Ptolemy Tutorial

Monday, February 12, 2007 - Berkeley, California
Ptolemy Picture



  • 8:00 Registration, Continental Breakfast, Laptop setup
  • 8:30 Overview of the day
  • 8:45 Building Ptolemy II (Christopher Brooks)
  • CVS access
  • configure
  • Coding Style
  • 9:45 Break
  • 10:15 Developing Actors (Yang Zhao, Eleftherios D. Matsikoudis)
  • Adding an actor to the tree
  • Testing
  • 12:00 Lunch (Provided)
  • 12:45 Developing Codegen Actors (Gang Zhou, Man-Kit Leung)
  • 1:30 Domain Overview (Edward Lee)
  • 1:50 Nesting Domains (Christopher Brooks)
  • 2:10 Break
  • 2:30 Developing Domains (Edward Lee)
  • 3:15 Extending the User Interface (Edward Lee)
  • What to do

    This will be a hands on experience using Eclipse and CVS. So, you will need a network connection and CVS access (either read/only or read/write). So, if you have a moment, get started.

    Network Connections

    1. Get an airbears username and password from one of the UC Berkeley Staff.
    2. Browse for wireless connections and select airbears
    3. Point your web browser at any website, a login page should come up.
    4. Enter the airbears name and password into the login page.

    Installing Software

    If you have Ptolemy II 6.0, Eclipse and Cygwin installed, then you are all set.

    If you don't have Ptolemy II 6.0, Eclipse and Cygwin installed and you have a CD drive, then get the CD from the back of volume 1 of the design doc.

    If you don't have a CD drive, ask either Mary or Christopher for a USB drive.

    Once you have either a CD drive or a USB drive, install these packages:

    1. Ptolemy II 6.0.2
    2. JDK 1.5.0_11
    3. Eclipse
    4. Cygwin devel version - we will use Cygwin as part of the code generation section. (You do not need to install the Cygwin sources)

    Setting up Ptolemy II and Eclipse

    From $PTII/doc/coding/eclipse.htm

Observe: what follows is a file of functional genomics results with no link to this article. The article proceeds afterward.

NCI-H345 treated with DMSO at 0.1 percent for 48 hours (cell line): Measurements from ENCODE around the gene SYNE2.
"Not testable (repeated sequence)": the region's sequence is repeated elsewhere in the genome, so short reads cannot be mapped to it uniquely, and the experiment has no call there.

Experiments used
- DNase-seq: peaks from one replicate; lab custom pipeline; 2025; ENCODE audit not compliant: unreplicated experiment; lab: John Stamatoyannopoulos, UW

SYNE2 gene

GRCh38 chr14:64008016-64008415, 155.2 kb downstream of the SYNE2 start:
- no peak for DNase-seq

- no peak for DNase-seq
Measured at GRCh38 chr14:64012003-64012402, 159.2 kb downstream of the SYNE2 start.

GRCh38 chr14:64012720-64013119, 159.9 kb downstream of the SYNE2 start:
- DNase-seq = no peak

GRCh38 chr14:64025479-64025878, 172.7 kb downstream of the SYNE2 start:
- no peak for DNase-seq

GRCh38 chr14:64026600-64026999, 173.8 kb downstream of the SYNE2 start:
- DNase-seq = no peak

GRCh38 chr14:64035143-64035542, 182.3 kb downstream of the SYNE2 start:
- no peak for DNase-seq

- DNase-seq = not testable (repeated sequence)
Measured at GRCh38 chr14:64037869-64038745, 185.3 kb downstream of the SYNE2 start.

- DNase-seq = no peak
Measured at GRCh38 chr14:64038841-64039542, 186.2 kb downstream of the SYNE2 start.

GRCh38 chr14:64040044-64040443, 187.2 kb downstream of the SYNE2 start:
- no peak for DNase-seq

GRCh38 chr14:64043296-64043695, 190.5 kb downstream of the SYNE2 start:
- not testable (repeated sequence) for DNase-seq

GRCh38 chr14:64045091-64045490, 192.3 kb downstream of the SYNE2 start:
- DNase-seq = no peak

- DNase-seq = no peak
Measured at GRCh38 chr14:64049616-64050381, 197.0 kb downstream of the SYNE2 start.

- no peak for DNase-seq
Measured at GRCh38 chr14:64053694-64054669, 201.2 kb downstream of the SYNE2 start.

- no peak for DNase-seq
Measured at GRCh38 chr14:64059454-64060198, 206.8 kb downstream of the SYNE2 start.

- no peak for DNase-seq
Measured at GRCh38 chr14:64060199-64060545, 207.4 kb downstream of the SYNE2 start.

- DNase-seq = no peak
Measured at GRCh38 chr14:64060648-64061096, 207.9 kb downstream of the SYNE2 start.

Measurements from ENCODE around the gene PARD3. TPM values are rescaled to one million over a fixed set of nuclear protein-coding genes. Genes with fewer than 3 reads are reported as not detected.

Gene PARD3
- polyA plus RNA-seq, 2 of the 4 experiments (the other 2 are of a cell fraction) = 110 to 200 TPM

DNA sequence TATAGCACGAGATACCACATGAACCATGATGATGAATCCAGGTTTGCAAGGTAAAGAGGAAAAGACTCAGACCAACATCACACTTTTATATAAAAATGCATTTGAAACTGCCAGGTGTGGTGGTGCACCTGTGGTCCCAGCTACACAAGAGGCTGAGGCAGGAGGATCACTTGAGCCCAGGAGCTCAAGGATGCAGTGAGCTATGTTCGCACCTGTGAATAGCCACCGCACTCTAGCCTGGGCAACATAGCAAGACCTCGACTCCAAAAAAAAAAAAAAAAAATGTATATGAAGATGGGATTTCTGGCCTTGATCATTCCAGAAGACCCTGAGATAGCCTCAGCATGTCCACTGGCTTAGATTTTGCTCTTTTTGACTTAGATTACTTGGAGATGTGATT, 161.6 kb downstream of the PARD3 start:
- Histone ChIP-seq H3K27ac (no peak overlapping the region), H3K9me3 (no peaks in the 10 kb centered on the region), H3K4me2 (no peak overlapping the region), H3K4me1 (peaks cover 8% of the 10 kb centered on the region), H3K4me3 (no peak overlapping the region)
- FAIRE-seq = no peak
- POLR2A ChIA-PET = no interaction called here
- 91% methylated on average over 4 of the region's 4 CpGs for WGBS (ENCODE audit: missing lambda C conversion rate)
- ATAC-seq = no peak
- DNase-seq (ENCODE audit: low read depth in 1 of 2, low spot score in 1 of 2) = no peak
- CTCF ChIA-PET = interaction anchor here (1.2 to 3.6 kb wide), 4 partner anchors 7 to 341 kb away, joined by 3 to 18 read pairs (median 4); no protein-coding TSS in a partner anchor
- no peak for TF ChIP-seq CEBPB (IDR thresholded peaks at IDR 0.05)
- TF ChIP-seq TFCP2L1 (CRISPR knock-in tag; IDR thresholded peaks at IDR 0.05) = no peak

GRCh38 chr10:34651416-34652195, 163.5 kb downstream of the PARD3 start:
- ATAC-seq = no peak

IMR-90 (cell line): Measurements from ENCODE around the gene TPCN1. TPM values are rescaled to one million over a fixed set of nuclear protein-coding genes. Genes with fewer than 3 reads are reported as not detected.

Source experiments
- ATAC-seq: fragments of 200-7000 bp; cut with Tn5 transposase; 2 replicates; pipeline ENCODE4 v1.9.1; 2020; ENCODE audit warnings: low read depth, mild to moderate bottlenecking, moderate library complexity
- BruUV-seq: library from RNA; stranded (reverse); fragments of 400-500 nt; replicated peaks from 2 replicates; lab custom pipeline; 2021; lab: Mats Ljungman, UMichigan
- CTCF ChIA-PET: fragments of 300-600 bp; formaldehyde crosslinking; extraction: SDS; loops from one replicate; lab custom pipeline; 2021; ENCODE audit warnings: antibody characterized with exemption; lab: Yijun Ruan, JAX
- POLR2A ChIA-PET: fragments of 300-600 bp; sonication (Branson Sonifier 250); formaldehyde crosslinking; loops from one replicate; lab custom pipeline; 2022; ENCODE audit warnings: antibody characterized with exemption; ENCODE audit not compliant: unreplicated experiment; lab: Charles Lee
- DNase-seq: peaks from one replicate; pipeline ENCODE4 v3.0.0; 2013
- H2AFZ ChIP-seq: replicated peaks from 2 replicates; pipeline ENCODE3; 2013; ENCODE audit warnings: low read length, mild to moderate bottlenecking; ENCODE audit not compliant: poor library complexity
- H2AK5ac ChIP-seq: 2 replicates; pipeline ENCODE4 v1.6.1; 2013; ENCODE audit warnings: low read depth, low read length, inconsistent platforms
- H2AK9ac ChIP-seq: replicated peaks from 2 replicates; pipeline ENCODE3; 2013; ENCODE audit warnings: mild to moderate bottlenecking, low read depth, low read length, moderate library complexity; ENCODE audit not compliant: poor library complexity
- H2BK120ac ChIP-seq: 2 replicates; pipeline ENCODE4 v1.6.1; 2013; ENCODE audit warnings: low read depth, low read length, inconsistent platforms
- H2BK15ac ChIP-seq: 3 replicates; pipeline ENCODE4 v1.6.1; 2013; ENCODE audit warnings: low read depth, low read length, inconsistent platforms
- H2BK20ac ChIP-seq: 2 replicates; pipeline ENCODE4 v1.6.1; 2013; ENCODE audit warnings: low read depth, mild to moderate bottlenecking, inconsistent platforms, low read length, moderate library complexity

These instructions assume you are using Eclipse 3.1 under Windows. Other ways of setting up and building Ptolemy II are described on the Ptolemy II install page. Contents of this page:

  • Install Eclipse
  • Set up Eclipse for Ptolemy II
  • Using Eclipse
  • Optional Extensions
  • Profiling using TPTP
  • Troubleshooting
  • Install Eclipse

    1. Download the latest version of Eclipse from
    2. Unzip the download file into an appropriate place (such as C:\Program Files).
    3. Finish the installation by running eclipse/eclipse.exe.
      The first time this is run it will complete the installation process.
      After the first run, normal start-up will occur whenever it is started.

    Eclipse Preferences for Ptolemy II

    The default configuration of Eclipse has some difficulties with Ptolemy II, so a few changes are necessary.

    1. We will need to change the default memory size for Eclipse because Ptolemy II is a big project. In Windows, create a shortcut to eclipse.exe on your desktop. Then right mouse click on the shortcut and select Properties and change the target to increase the memory allocated by default. E.g., if you installed Eclipse in C:\Program Files\eclipse, then the Target should read:
         "C:\Program Files\eclipse\eclipse.exe" -vmargs -Xmx256M
      The maximum memory size will now be 256 megabytes when you restart Eclipse.

    2. Eclipse requires some customization to build Ptolemy II and to keep the Ptolemy II coding style. In the steps below, we outline changes to be made in the Eclipse Preferences window, which is invoked via Window -> Preferences. For each of the changes, hit "Apply". When all the changes are done, hit "OK", which will close the Eclipse Preferences Window.
    3. By default, Eclipse rebuilds a project when any change is made to a file. This will result in thousands of errors when Ptolemy II is first checked out, and during normal usage, can be annoying because of the pauses it creates. We suggest disabling this feature as follows:
      1. While still in the preferences window (Window -> Preferences).
      2. General -> Workspace
      3. Deselect "Build automatically."
      4. Click Apply.

    4. Ptolemy II source files are worked on by many people with different editors. Unfortunately, different text editors interpret tab characters differently, so it is best to use spaces rather than tabs.